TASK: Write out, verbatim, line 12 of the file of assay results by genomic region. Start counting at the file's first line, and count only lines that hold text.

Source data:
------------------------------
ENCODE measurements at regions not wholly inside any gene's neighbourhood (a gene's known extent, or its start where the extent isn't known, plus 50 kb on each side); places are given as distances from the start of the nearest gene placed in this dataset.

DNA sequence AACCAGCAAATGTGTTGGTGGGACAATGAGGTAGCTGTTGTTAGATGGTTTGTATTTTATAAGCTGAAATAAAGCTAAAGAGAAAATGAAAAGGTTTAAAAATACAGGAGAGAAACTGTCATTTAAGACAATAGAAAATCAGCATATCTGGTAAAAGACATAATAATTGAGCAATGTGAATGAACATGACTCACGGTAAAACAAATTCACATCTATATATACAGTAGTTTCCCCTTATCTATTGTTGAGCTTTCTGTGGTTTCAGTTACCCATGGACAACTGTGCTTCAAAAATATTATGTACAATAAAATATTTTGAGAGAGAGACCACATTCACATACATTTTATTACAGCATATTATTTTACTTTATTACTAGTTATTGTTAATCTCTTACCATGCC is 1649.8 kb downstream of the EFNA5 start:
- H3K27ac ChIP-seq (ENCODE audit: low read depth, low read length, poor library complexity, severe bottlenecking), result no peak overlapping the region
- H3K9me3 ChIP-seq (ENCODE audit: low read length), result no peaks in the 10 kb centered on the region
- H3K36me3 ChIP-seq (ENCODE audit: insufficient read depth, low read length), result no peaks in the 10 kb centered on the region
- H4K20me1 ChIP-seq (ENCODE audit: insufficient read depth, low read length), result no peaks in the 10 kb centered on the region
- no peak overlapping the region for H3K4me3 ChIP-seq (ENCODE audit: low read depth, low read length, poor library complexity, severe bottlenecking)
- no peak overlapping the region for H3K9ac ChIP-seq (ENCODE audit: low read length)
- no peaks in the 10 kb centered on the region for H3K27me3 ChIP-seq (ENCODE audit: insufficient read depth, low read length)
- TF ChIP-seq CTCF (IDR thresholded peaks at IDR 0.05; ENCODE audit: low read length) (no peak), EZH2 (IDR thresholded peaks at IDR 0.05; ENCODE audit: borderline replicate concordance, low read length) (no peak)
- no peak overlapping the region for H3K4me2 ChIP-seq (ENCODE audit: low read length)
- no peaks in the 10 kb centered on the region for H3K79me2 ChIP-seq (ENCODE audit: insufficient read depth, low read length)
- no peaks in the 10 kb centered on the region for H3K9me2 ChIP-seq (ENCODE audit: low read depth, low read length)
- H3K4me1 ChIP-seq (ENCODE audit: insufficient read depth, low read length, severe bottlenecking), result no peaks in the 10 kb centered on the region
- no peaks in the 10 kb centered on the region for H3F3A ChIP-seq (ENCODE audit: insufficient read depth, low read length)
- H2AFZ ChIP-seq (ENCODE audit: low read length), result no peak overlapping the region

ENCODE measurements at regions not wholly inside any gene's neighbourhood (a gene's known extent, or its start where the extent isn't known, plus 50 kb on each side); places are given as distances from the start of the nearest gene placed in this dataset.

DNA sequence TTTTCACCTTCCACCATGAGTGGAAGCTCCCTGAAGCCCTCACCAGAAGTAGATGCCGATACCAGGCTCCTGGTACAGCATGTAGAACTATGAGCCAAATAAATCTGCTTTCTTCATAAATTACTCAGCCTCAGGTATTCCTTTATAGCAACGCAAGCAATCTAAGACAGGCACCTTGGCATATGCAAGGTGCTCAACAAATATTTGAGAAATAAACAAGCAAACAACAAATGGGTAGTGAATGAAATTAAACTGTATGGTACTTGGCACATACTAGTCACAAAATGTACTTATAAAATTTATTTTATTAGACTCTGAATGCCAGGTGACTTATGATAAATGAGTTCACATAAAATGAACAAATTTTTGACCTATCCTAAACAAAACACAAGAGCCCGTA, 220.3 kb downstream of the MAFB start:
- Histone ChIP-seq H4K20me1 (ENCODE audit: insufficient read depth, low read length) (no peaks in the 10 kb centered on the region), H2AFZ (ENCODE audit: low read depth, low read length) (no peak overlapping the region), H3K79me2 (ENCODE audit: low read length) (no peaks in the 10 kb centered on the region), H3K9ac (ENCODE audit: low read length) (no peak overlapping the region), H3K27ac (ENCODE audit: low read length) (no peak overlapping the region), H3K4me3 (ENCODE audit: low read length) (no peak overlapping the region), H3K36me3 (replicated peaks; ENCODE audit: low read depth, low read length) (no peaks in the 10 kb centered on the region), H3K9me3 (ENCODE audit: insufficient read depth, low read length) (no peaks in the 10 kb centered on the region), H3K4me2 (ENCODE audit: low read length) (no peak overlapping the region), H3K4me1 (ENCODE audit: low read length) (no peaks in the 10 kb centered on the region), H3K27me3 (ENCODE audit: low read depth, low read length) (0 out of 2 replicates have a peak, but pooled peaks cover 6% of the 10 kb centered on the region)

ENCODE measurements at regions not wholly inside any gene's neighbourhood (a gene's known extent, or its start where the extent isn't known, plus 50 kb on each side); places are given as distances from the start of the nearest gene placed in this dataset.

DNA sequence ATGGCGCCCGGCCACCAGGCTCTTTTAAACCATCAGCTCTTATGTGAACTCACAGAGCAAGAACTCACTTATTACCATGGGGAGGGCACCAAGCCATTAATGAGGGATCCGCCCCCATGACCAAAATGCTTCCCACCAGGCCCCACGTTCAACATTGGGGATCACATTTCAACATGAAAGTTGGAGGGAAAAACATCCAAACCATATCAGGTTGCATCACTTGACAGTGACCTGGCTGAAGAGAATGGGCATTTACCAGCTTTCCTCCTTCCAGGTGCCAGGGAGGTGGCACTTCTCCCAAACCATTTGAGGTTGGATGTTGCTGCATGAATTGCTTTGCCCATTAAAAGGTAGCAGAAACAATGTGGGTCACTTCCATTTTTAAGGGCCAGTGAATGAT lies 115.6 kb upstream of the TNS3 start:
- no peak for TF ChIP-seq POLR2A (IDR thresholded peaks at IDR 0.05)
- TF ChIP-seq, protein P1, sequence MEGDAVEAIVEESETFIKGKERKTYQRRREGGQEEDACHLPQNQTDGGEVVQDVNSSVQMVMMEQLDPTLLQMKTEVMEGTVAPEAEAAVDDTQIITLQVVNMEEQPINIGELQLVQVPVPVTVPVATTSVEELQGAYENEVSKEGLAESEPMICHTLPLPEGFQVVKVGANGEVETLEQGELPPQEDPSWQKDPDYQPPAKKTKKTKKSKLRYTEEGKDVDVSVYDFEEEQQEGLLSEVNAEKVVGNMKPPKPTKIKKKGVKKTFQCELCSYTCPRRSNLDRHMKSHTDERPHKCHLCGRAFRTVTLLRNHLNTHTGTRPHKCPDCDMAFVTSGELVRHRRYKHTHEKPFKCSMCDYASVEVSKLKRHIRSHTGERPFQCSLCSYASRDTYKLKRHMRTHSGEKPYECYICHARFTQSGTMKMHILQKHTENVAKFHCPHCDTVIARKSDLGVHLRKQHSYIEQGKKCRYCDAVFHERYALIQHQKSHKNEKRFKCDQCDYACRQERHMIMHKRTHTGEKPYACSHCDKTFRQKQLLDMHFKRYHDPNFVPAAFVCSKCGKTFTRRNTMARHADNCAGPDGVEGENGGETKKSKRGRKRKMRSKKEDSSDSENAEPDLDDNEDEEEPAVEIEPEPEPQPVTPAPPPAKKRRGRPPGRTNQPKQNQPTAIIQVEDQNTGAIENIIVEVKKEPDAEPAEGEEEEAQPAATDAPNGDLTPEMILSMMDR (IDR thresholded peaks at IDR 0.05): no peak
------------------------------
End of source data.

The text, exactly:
- no peaks in the 10 kb centered on the region for H3K79me2 ChIP-seq (ENCODE audit: insufficient read depth, low read length)